Nesting of the Black-naped Oriole: 1. Incubation

on 24th April 2011

“A Black-naped Oriole (Oriolus chinensis) nest was exposed when the Broad-leaved Mahogany tree (Swietenia macrophylla), in which the nest was built, shed all its leaves towards the end of Feb 2011.

“I discovered it, in my condo, by chance on 2 Mar when I tried to locate the orioles which kept singing near the tree, perhaps making territorial calls or trying to distract me and unwittingly led me to the discovery.

“My first impression was that it was an empty nest, as I thought birds would time their nesting to tie in with the aging cycles of trees. However, I soon realised that this was a live nest.

“I have made a video documenting the behaviours of the orioles while incubating the eggs in the nest. It was edited from video clips recorded from 2 to 12 Mar.

“During this period, the female spent its time mostly in the nest. However, it would leave the nest whenever it sensed danger. The male would be nearby taking care of unwelcome visitors such as House Crows and Asian Koels.

“In the video, you can also hear the alarm calls of a Common Tailorbird, various songs of Black-naped Oriole, the peaceful calls of a distant Striped-tit Babbler, annoying caws of a House Crow, soothing calls of a Spotted Dove, irritating calls of a male Asian Koel, the lovely melody of an Oriental Magpie Robin, ending with the raucous sound from some quarrelling Javan Mynas.

“In between, there were man-made noises from a maid washing a car below the tree at the car park.

“Notice that @32 sec the female Oriole in the nest was looking at me below the tree, perhaps wondering what was this guy up to. My camera had an articulate LCD screen which was adjusted in such a way that I was looking at the bird in a different direction. It helped to allay the suspicion of the bird.”

Sun Chong Hong
25th March 2011

If you like this post please tap on the Like button at the left bottom of page. Any views and opinions expressed in this article are solely those of the authors/contributors, and are not endorsed by the Lee Kong Chian Natural History Museum (LKCNHM, NUS) or its affiliated institutions. Readers are encouraged to use their discretion before making any decisions or judgements based on the information presented.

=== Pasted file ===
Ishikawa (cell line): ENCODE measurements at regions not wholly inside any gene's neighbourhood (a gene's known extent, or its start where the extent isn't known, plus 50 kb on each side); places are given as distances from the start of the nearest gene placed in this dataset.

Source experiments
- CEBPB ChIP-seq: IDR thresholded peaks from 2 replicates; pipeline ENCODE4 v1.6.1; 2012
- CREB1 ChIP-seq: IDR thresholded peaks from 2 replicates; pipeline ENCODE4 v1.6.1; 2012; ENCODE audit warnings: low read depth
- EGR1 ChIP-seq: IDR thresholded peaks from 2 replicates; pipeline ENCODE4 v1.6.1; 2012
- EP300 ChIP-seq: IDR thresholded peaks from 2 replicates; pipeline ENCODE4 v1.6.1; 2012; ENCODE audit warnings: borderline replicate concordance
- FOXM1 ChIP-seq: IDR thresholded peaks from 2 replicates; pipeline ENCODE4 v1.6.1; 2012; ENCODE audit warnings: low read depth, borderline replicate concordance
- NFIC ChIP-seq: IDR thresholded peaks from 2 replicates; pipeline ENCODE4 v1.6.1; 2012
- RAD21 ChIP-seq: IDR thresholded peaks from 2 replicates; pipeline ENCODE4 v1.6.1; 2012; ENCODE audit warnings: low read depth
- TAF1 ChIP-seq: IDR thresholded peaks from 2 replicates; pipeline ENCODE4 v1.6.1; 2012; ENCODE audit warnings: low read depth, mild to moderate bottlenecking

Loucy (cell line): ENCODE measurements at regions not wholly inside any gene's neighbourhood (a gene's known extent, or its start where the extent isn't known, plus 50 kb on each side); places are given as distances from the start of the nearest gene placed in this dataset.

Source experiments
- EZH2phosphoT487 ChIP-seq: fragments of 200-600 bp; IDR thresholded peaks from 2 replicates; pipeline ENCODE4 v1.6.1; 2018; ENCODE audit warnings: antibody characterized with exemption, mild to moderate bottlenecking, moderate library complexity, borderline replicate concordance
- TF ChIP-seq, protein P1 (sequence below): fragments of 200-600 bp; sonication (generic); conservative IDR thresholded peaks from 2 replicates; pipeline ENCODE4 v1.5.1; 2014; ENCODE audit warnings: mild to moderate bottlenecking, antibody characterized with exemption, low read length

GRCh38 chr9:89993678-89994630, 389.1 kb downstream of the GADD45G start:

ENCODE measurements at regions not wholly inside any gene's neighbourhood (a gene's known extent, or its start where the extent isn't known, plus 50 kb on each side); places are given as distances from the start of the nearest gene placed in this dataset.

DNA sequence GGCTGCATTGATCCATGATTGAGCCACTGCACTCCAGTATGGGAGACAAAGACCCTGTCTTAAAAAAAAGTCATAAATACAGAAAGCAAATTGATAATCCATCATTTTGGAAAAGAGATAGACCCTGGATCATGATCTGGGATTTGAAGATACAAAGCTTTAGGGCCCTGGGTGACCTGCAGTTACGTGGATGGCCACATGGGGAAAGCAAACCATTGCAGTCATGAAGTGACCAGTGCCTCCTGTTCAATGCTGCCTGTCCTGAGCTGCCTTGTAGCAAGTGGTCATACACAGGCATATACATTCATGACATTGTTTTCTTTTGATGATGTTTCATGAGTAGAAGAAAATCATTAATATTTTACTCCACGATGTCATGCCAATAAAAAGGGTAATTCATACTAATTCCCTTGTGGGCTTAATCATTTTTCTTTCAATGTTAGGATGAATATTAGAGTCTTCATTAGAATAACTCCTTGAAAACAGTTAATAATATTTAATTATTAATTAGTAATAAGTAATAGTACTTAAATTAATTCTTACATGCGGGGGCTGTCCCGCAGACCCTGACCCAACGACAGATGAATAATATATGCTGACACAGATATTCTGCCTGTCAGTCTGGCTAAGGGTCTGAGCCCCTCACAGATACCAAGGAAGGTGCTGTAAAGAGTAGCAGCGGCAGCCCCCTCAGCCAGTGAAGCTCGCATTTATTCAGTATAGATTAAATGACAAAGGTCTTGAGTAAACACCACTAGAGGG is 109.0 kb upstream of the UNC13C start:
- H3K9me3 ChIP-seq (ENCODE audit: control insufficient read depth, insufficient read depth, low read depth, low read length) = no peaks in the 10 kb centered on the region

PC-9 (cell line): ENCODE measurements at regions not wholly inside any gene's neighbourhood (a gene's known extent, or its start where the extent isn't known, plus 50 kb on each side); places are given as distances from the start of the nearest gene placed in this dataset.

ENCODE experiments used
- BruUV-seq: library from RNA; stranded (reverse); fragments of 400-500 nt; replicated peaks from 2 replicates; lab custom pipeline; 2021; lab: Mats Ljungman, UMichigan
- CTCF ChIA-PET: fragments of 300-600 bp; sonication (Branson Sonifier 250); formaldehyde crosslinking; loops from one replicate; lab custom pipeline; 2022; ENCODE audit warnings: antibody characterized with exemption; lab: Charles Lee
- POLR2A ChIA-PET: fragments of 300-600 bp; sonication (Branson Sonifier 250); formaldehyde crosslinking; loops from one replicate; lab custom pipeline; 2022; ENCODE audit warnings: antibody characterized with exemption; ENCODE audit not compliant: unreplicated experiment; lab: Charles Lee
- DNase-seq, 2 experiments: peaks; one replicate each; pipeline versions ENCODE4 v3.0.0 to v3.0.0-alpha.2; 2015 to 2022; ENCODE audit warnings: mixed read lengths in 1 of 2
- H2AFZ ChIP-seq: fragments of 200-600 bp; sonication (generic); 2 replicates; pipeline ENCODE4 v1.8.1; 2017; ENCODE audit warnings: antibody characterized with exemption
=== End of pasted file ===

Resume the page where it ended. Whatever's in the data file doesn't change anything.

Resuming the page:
YC Wee

Dr Wee played a significant role as a green advocate in Singapore through his extensive involvement in various organizations and committees: as Secretary and Chairman for the Malayan Nature Society (Singapore Branch), and with the Nature Society (Singapore) as founding President (1978-1995). He has also served in the Nature Reserve Board (1987-1989), Nature Reserves Committee (1990-1996), National Council on the Environment/Singapore Environment Council (1992-1996), Work-Group on Nature Conservation (1992) and Inter-Varsity Council on the Environment (1995-1997). He is Patron of the Singapore Gardening Society and was appointed Honorary Museum Associate of the Lee Kong Chian Natural History Museum (LKCNHM) in 2012. In 2005, Dr Wee started the Bird Ecology Study Group. With more than 6,000 entries, the website has become a valuable resource consulted by students, birdwatchers and researchers locally and internationally. The views and opinions expressed in this article are his own, and do not represent those of LKCNHM, the National University of Singapore or its affiliated institutions.

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